“I just don’t know. I’m afraid it’ll be too sad,” I say.
“I know! I’m afraid I’ll be trying to bring all the dogs home,” my friend replies.
I remember that conversation well. A fellow dog-loving friend and I were contemplating volunteering at a local shelter. I’d just reduced my work week, and I wanted to volunteer some of my newfound time. But where? I’ve always loved dogs, so I thought a shelter would be the perfect place...except for the fact that I imagined I’d be crying every time I left.
But then I thought, what’s sadder: the dogs getting some love from a (possibly weepy) volunteer, or the dogs missing out on that love because I was too chicken to go there? The answer seemed obvious, so I signed up for orientation.
I’ve been going almost every Monday for coming up on 10 years now. And you know what? I’ve never cried there once.
Some Mondays, I admit, I don’t feel like going--I’m busy, or I’m cranky, or it’s just too darn hot. But in the end, I go. And I’m always glad I did. It’s great to hang out with the pups for an afternoon. My various “duties” include playing with the dogs in the fields (sometimes we have play dates with eight to 10 dogs all racing around together, or some dogs play in the kiddie pools when the weather is warm), taking dogs for walks around the grounds, and hanging out with the puppies. The puppies that aren’t fully vaccinated yet don’t get to go out, so we visit them in their kennels. Happily the kennels are big enough for a wee game of fetch or tug, or they’re perfect for just having a cuddle. In the winter, part of the concrete floor is heated, so it’s nice to sit on the ground and cuddle a puppy. (Charles M. Schulz was right: happiness is a warm puppy.) It’s fun for me that once a week I can literally say, “I’ve gone to the dogs.”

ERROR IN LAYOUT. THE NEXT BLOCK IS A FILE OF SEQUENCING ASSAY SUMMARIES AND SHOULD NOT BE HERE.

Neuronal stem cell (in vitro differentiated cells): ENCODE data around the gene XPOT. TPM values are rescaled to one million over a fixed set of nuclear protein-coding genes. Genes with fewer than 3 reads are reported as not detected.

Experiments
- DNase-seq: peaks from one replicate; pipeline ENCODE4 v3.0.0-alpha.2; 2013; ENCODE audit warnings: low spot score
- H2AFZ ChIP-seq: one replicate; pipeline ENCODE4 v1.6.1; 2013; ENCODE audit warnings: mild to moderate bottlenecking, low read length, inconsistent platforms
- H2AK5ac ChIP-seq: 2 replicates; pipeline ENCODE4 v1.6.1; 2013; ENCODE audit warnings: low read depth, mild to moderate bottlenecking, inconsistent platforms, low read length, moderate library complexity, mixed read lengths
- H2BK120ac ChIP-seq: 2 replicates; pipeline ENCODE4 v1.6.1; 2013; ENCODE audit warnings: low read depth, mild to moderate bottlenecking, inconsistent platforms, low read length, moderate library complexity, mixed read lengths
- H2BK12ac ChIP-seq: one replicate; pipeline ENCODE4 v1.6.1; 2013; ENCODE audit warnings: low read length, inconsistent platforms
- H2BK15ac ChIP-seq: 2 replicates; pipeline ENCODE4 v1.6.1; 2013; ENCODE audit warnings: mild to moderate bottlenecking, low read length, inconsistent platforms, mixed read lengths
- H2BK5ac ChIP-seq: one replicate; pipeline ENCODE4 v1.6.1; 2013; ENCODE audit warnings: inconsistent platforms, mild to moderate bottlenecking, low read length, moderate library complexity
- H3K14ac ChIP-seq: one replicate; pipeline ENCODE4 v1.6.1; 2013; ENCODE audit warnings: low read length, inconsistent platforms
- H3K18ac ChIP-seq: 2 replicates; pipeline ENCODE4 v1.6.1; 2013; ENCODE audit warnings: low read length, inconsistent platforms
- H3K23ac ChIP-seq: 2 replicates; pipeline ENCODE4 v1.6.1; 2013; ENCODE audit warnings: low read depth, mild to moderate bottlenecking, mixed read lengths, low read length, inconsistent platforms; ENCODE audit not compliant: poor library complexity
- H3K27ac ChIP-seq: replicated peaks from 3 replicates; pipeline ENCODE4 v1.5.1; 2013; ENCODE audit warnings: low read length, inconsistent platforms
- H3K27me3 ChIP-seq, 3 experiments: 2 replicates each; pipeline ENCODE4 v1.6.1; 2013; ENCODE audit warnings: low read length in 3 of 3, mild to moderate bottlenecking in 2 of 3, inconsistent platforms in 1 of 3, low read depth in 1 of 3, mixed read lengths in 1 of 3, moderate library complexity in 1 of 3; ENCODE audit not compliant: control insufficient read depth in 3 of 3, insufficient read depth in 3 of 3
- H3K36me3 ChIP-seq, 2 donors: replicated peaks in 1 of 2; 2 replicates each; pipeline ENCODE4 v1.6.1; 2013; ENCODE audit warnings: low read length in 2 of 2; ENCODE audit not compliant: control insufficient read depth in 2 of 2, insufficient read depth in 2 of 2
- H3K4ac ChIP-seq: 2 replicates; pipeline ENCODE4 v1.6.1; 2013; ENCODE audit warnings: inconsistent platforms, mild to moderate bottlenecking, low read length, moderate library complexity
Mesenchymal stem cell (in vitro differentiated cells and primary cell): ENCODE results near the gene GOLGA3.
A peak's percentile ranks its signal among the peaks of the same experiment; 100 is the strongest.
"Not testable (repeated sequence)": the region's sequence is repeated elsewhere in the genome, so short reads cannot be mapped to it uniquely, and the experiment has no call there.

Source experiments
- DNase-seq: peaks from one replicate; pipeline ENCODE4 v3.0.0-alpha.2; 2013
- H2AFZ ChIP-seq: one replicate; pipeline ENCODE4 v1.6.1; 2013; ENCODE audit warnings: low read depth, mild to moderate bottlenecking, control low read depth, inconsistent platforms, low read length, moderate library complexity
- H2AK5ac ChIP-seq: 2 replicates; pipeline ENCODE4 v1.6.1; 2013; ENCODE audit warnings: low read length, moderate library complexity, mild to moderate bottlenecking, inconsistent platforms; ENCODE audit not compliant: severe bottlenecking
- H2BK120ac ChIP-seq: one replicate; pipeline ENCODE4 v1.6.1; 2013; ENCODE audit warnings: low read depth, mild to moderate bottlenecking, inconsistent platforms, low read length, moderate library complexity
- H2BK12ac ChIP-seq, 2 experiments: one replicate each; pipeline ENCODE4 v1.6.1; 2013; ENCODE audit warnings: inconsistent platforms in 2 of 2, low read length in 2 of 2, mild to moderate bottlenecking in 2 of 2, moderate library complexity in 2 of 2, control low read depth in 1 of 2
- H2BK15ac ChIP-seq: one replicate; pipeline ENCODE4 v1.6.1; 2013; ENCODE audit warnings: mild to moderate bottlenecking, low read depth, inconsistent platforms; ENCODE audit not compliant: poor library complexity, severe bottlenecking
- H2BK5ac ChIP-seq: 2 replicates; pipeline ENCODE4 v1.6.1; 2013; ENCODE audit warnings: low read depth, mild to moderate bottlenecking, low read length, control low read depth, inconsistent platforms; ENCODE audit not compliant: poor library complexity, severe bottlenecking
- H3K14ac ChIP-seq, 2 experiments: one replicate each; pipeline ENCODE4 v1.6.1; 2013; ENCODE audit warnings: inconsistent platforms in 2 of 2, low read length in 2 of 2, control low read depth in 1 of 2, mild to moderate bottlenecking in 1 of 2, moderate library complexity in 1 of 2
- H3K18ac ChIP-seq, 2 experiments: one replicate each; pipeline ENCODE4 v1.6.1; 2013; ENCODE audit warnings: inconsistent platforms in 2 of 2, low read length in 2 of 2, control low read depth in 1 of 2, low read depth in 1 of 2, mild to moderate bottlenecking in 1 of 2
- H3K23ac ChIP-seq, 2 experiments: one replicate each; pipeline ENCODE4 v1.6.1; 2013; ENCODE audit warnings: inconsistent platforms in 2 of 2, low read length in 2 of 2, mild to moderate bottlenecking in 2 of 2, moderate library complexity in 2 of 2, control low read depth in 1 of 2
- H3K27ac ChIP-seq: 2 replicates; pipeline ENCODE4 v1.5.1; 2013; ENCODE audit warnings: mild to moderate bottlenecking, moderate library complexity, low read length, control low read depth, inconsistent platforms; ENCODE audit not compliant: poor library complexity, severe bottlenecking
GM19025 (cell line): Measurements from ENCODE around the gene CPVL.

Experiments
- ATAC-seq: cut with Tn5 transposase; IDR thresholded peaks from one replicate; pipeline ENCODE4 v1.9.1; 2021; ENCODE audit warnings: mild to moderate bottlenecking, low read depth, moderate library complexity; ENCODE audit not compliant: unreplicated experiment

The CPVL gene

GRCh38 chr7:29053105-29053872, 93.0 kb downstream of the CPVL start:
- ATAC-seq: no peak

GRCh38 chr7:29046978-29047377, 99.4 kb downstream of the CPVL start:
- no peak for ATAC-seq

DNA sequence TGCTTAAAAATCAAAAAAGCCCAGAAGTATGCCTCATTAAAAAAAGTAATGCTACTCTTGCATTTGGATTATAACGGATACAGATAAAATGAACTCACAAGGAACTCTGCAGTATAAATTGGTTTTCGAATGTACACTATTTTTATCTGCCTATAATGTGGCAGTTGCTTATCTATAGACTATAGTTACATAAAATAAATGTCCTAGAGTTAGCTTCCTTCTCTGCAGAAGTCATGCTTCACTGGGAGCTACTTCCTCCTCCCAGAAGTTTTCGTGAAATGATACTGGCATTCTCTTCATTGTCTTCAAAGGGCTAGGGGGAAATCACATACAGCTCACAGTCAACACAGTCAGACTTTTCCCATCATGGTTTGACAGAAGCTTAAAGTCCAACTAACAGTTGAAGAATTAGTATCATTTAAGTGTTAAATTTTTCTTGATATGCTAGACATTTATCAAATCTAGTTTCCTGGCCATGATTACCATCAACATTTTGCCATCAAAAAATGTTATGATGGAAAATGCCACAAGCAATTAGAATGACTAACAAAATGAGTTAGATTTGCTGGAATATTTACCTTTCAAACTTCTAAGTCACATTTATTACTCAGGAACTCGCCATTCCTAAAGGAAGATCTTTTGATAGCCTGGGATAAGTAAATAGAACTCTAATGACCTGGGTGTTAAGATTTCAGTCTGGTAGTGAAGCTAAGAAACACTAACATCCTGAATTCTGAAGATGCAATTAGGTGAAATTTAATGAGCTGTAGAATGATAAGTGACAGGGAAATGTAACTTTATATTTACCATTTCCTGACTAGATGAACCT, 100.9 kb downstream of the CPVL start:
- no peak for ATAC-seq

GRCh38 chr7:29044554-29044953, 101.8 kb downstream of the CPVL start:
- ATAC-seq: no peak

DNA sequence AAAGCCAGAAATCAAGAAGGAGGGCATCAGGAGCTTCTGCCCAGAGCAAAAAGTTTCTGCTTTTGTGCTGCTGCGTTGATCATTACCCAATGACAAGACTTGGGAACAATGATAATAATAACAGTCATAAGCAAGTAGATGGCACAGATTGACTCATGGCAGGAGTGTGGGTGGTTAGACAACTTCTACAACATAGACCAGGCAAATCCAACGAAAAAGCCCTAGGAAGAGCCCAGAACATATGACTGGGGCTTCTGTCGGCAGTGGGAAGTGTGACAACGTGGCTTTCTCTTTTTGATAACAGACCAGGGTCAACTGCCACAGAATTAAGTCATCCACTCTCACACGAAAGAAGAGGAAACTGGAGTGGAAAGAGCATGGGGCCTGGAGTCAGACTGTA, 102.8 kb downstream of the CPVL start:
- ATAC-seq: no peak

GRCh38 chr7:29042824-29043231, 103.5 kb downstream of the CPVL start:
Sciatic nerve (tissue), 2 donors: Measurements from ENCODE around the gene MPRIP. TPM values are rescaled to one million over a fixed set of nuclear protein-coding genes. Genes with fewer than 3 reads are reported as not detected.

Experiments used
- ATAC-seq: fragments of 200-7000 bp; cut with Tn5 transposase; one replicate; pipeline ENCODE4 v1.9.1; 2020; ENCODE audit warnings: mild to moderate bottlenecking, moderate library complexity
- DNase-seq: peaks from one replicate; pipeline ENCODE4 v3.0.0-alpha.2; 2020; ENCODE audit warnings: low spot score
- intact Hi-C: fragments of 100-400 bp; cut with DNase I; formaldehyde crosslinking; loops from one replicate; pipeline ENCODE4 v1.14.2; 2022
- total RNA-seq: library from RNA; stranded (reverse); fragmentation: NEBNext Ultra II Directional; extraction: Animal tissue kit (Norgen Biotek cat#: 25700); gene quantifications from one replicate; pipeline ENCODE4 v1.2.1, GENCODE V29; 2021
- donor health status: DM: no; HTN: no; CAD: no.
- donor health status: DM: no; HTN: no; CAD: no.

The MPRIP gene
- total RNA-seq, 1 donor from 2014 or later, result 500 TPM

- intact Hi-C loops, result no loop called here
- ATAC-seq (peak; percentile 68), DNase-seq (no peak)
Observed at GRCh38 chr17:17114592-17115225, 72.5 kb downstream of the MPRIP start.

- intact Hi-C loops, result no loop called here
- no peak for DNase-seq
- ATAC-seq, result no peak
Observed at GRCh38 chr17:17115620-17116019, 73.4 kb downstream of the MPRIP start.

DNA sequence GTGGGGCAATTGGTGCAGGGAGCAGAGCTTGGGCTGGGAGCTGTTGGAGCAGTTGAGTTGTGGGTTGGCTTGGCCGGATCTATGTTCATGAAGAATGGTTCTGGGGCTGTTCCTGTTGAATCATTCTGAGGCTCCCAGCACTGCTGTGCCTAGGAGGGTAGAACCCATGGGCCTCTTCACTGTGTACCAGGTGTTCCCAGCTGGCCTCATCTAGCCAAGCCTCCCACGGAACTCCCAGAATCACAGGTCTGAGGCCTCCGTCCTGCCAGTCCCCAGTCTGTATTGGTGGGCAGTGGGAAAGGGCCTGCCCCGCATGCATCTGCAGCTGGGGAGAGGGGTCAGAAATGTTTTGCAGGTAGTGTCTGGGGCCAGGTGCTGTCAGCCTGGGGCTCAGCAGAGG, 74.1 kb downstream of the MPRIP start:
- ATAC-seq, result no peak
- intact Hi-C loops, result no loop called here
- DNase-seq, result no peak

Sure there are some sad parts, for instance when a dog is surrendered by its owner. But even then, I find the bright side. After all, if the dog wasn’t a good fit for the family, isn’t she better off at the shelter where she’ll have a chance to find the perfect fit? My philosophy is: it’s better for a dog to be at the shelter for a while and ultimately end up with the right family than to live out a sad, lonely existence because the family doesn’t have enough time or love for her.
Sometimes it takes a long time to find that “right family.” One sweet pup was there with us for two years. He was playful and loving with a copper-colored coat and ridiculously long legs. He was great at playing by himself, tossing a toy around and chasing after it, but sometimes he’d want me to pay more attention to him. I’d be sitting in a chair in the shade, and he’d walk right under my legs, raising my feet up off the ground because he was so tall. Then he’d stand there with my legs hanging over him while I rubbed his neck and told him what a good boy he was. I loved that sweet boy. But he had some issues with strangers, so he needed to find just the right home--and that took time. I suppose some might think it’s sad that he was in a shelter for so long, but I know the staff and volunteers gave him a lot of love, and he was safe and happy until his forever home came along. And that’s not sad; that’s wonderful.
Jackie Bouchard is the USA Today bestselling author of House Trained. She writes what she calls Fido-friendly fiction: humorous and heartwarming stories about women and the dogs that profoundly impact their lives. Connect with her on Facebook, Twitter @JackieBouchard and her website.
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